The exhibition is closed.
At Kensington Palace in the newly-conserved historic Orangery, this new temporary exhibition explores the intimate relationship between fashion designer and royal client, revealing the process behind the creation of a number of the most important couture commissions in royal history.
On display will be the wedding dress of Diana, Princess of Wales, on show for the first time at Kensington Palace in 25 years, in addition to a rare, surviving toile for the 1937 coronation gown of Queen Elizabeth The Queen Mother; consort of King George VI.
The display also features never-before-seen items from the archives of some of the most celebrated royal couturiers of the 20th century, set alongside examples of the glittering gowns and stylish tailoring created for three generations of royal women. There will be some surprises for fashion fans.
Exhibition in partnership with Garrard and generously supported by the Blavatnik Family Foundation.
The exhibition provides a sneak peek into the rarefied world of the atelier, showcasing how some of Britain’s finest designers create clothing destined for the world stage. From the symbolic power of a coronation gown to the romance of a royal wedding dress, the designs on show helped shape the public image of the British monarchy, and propelled the British fashion industry onto the global stage.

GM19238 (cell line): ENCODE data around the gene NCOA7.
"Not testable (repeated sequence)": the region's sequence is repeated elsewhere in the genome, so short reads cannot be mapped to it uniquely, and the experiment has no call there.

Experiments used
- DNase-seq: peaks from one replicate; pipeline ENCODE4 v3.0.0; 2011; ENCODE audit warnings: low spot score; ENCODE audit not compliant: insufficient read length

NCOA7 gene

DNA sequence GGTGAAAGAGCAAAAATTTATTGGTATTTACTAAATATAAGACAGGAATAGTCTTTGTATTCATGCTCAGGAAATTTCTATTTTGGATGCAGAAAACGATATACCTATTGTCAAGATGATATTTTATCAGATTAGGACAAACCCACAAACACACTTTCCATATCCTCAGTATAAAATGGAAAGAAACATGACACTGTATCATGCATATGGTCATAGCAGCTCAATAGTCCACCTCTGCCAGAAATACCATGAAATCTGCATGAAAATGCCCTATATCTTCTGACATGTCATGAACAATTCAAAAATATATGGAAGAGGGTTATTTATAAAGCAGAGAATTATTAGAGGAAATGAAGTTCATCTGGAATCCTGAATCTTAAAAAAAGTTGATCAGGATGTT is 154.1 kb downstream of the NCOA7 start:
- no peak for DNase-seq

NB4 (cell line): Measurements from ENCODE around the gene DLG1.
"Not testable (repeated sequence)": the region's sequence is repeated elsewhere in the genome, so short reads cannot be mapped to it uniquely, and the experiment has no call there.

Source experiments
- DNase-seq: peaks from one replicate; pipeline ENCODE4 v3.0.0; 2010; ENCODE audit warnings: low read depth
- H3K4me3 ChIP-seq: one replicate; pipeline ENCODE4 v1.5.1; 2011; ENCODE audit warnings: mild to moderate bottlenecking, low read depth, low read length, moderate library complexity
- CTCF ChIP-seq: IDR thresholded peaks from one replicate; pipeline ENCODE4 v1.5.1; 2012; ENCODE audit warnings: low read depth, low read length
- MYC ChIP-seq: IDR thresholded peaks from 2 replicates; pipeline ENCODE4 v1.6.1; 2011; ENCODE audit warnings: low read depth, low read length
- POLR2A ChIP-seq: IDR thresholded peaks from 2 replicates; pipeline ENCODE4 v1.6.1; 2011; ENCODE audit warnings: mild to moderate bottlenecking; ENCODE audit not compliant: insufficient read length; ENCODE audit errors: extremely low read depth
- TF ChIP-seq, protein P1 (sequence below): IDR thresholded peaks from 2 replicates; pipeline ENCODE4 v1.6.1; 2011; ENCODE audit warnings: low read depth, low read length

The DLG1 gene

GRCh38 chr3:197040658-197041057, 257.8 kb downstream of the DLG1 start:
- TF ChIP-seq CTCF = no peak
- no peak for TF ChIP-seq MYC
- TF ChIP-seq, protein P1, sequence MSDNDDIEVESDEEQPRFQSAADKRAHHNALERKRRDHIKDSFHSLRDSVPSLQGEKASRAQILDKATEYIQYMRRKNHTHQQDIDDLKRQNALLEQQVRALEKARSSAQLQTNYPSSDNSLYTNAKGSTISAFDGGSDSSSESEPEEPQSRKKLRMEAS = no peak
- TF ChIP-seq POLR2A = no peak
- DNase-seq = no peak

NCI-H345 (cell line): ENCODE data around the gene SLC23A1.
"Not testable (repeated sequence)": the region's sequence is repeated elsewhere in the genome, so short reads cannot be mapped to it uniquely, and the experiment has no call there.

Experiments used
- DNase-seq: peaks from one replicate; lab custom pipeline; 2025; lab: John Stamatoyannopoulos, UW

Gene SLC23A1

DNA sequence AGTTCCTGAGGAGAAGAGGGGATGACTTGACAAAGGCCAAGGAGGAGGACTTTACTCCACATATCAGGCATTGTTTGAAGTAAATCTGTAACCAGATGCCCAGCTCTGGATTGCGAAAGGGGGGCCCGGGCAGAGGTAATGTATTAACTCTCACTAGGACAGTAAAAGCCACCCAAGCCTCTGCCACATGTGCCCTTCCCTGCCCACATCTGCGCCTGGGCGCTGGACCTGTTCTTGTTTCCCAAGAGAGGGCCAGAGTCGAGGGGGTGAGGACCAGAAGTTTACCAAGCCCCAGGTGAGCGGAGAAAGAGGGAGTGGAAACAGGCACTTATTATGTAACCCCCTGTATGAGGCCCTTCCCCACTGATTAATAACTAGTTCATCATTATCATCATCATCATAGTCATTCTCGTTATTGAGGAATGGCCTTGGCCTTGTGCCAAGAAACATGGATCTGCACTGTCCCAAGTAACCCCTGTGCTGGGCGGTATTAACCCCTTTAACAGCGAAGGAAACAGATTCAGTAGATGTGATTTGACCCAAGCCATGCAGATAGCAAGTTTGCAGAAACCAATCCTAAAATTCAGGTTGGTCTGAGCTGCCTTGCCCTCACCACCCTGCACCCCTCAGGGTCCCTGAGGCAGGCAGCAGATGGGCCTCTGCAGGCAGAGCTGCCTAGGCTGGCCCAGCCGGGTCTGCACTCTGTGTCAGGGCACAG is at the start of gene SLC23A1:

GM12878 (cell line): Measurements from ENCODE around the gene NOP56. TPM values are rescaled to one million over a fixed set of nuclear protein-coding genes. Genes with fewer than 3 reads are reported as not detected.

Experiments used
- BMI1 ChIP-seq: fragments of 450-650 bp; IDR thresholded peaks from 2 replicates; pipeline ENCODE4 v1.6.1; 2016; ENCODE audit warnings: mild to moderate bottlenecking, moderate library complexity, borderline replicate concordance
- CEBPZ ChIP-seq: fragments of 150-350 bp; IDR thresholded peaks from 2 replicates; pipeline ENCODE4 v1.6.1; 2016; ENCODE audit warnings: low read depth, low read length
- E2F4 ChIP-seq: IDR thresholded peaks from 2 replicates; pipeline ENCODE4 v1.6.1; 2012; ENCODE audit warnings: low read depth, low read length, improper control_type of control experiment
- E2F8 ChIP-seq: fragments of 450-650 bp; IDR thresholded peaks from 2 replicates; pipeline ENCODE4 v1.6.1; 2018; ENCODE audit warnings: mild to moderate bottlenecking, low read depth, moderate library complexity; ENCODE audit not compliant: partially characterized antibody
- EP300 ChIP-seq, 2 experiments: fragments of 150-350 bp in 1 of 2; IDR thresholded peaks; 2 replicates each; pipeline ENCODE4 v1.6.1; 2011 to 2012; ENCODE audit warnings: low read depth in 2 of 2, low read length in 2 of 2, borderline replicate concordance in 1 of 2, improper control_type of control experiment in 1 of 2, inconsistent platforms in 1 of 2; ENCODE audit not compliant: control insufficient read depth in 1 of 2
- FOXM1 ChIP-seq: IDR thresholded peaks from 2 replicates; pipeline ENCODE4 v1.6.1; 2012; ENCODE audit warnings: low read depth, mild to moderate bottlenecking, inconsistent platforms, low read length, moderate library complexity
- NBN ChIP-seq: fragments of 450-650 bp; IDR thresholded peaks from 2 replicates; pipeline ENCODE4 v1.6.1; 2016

Original sketches, fabric swatches and unseen photographs from the Royal Ceremonial Dress Collection will form part of the display, demonstrating the unique attributes each couturier brought to the royal wardrobe, set alongside examples of their most famous work.
Film: A walkthrough of the Royal Style in the Making exhibition at Kensington Palace
On display will be a rare surviving toile for the 1937 coronation gown of Queen Elizabeth The Queen Mother; consort of King George VI.
Created by London based court designer Madame Handley-Seymour - a favoured couturier of the dowager Queen Mary with an innate understanding of the rules and tradition of royal dress – the silk satin gown with its golden national emblems was the perfect choice to embody continuity at the start of an unexpected new reign.
The toile is an extraordinary full-size working pattern of the completed gown, and features the stunning design for the embroidery hand-painted onto it, highlighting the attention to detail required in planning for such an important state occasion.
The ivory taffeta wedding dress designed for Diana, Princess of Wales, remains an iconic garment in royal wedding dress history. Read more about how the bodice of the dress features a piece of historic antique Carrick-ma-cross lace that once belonged to Prince Charles’ great-grandmother, Queen Mary.Read
The wedding dress of Diana, Princess of Wales, complete with its spectacular sequin encrusted train, which at 25 feet dramatically filled the aisle of St Paul’s Cathedral, and remains the longest in royal history.
The dress, was on loan for the exhibition from HRH The Duke of Cambridge and the Duke of Sussex. It is among the most famous in bridal history, and features a fitted bodice overlaid at the centre both front and back with panels of antique Carrickmacross lace that had originally belonged to Queen Mary, the groom’s great-grandmother.
Its gently scooped neckline and large puffed sleeves are trimmed with bows and deep ruffles of taffeta, a style popularized by the Princess in the early 1980s, while the full skirt is supported on a mountain of stiff net petticoats to create its famous silhouette.
Wedding dress of Diana, Princess of Wales, © Royal Collection Trust / All Rights Reserved